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Battle of Cape Spada

The Battle of Cape Spada took place on 19 July 1940 off the north-western point of Crete during World War II naval action in the Mediterranean Sea.

The Allied squadron patrolling the Aegean Sea came across two Italian 6-inch cruisers making their way from Tripoli to Leros. The latter at that time was an Italian colony in the Dodecanese Islands. In command of the Allied ships was Captain John Collins in the modified Leander class light cruiser HMAS SYDNEY. The Australian cruiser was accompanied by the British Royal Navy destroyers HMS HAVOCK, HYPERION, HASTY, HERO and ILEX. The Italian 2nd Cruiser Division of the 2nd Squadron was under the command of Rear Admiral Ferdinando Casardi. The two ships were GIOVANNI DALLE BANDE NERE and BARTOLOMEO COLLEONI, both Condottieri class light cruisers. The latter was named after an Italian military leader of the 15th century.

On 18 July 1940, HMAS SYDNEY left Alexandria - accompanied by HMS HAVOCK - to join the H class destroyers in their search for enemy submarines off Crete. Their orders were to destroy any enemy shipping in the Gulf of Athens.

Early on the morning of the 19th (07.33) SYDNEY and HAVOCK were to the north of Cape Spada when the other British destroyers (HYPERION, HASTY, HERO and ILEX) came across the Italian cruisers. The British led the Italian cruisers northwards in an attempt to give SYDNEY time to reach them - which she did. SYDNEY sighted the Italians at 08.20 about 23,000 yards off the starboard beam and opened fire on the BANDE NERE with her 6-inch guns at 08.29. Faced with this gunpower, the Italians initially fired back but then turned south-west.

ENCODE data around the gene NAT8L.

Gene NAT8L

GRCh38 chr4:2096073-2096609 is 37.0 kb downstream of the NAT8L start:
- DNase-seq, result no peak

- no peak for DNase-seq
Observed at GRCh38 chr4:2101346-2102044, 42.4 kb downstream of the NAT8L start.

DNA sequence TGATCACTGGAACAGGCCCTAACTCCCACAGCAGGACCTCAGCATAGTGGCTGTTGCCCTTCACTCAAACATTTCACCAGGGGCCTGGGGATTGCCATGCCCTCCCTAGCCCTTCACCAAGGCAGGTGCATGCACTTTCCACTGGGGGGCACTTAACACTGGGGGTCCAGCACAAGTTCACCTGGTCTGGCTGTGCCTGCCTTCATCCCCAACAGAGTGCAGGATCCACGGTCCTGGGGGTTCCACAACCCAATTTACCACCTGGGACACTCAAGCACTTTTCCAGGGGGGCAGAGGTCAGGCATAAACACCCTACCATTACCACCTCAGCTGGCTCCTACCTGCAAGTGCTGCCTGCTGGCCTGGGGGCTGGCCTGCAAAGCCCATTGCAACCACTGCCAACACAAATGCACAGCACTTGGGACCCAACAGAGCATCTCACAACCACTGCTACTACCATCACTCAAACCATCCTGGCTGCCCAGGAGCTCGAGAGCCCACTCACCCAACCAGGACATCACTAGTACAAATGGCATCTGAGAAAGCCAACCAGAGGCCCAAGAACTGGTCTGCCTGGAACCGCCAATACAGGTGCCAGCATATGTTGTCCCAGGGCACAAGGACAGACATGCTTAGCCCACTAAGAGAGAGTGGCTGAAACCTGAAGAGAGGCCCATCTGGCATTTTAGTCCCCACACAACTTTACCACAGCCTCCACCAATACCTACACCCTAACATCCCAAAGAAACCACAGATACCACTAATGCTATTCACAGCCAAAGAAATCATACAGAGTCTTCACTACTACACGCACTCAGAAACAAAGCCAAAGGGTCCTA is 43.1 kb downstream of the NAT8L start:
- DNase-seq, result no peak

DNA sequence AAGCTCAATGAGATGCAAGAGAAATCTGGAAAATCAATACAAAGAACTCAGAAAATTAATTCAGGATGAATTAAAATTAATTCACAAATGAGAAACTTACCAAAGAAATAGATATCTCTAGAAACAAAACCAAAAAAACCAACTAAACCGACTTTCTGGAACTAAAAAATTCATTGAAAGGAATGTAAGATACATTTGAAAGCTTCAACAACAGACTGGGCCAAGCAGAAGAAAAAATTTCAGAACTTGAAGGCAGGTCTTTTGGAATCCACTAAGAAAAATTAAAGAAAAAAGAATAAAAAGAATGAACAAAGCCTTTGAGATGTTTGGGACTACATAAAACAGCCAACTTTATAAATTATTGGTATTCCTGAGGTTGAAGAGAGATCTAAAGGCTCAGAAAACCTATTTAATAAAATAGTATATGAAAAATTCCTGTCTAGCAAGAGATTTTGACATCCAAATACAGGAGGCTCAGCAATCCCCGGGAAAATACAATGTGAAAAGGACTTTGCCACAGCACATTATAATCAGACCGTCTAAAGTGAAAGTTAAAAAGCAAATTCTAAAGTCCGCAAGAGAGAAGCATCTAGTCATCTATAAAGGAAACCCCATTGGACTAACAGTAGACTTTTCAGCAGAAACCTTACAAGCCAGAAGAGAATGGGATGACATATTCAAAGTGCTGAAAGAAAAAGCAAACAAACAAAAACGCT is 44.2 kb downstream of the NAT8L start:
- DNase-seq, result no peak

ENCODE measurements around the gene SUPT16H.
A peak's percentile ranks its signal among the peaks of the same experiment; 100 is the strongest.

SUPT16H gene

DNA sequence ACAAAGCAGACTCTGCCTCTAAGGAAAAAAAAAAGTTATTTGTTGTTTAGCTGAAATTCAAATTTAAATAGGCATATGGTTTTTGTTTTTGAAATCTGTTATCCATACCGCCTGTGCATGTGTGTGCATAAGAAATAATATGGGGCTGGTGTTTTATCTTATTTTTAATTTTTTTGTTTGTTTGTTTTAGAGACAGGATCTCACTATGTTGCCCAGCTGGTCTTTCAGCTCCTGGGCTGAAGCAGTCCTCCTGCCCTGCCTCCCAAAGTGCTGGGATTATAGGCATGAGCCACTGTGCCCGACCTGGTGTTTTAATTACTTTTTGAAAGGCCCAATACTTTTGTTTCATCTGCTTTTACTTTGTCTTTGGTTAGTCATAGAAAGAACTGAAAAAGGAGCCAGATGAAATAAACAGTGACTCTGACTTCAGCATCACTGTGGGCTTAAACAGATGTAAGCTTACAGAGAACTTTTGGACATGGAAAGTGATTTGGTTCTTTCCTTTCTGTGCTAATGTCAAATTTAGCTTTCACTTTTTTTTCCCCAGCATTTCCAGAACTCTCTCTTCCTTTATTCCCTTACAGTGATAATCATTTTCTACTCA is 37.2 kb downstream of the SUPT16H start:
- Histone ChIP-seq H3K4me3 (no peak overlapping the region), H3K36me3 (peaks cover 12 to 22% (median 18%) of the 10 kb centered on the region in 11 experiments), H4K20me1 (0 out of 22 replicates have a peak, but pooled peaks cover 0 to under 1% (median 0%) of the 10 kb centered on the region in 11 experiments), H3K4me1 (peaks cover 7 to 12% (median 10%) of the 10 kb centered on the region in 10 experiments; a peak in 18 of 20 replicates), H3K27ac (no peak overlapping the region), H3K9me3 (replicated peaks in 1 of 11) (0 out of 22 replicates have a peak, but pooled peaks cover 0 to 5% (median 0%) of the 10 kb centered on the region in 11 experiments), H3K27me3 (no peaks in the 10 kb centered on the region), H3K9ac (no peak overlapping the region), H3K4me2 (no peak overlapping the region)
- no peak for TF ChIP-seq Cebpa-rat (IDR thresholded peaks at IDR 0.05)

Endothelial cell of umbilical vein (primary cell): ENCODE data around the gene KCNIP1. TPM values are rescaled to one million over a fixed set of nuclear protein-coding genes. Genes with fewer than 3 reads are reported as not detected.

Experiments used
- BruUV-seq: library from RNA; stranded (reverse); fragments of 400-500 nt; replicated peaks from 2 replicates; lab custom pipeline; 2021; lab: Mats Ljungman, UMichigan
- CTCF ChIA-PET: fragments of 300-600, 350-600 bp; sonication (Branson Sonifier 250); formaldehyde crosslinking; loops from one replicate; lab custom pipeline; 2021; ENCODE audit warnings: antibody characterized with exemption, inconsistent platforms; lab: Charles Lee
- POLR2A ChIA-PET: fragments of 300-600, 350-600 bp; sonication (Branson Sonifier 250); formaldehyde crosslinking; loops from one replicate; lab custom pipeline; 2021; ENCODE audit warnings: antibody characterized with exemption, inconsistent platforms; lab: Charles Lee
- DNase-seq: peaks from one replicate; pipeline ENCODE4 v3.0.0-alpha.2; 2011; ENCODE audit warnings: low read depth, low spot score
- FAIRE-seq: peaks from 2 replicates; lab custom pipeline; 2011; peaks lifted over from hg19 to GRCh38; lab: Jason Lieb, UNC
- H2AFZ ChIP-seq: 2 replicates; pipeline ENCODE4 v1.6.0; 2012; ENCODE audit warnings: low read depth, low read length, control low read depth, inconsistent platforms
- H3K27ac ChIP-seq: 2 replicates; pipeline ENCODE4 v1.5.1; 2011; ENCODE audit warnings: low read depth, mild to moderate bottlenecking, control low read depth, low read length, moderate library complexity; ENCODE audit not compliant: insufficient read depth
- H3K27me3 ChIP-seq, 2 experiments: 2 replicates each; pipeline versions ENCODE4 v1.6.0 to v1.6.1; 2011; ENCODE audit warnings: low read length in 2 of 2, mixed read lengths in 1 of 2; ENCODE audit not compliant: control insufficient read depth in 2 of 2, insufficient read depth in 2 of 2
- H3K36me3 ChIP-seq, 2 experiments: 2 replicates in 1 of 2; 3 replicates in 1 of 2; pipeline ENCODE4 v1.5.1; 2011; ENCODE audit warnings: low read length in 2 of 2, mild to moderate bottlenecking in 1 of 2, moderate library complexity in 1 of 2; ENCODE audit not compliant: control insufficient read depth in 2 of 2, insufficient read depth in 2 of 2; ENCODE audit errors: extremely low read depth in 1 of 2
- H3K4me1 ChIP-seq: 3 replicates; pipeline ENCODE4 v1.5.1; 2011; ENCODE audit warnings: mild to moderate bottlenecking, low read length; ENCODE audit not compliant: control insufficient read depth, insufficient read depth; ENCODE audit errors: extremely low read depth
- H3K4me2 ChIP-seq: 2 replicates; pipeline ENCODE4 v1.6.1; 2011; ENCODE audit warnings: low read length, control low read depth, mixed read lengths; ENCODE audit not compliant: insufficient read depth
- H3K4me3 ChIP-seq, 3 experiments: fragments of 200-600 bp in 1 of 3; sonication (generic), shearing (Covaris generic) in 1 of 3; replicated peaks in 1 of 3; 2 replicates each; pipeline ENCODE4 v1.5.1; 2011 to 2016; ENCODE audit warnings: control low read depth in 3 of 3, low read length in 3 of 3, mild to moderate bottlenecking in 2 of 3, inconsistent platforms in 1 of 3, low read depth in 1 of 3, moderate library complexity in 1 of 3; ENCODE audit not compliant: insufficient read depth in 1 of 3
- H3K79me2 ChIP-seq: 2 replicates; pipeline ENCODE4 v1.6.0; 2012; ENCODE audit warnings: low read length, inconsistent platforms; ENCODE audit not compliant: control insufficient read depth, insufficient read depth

By this time the British destroyers had reached SYDNEY and HAVOCK and in line abreast all six Allied ships chased the Italians at full speed.

A running battle followed during which the Italians altered course several times - leaving large smoke screens in their wake. At 09.21 SYDNEY was hit in the foremost funnel, resulting in one injury. BARTOLOMEO COLLEONI was severely hit by SYDNEY gunfire - resulting in the engine room becoming disabled at 09.23. The COLLEONI bravely fought on but was unable to manoeuvre as the rudder had been destroyed. Death came at 09.59 in the form of torpedoes from ILEX and HYPERION which sank the Italian cruiser. 555 survivors were rescued from the ship by the Allies, despite air bombardment from the Italian air force; 151 COLLEONI sailors lost their lives that day.

SYDNEY, HERO and HASTY pursued the BANDE NERE southwards but the latter was faster. It was soon realised that catching up with the Italian was impossible - also SYDNEY was reduced to 10 rounds of 6-inch shells. SYDNEY was ordered back to Alexandria where the Australian cruiser and her British destroyers were accorded a heroes' welcome.

The BANDE NERE escaped to Benghazi with some damage.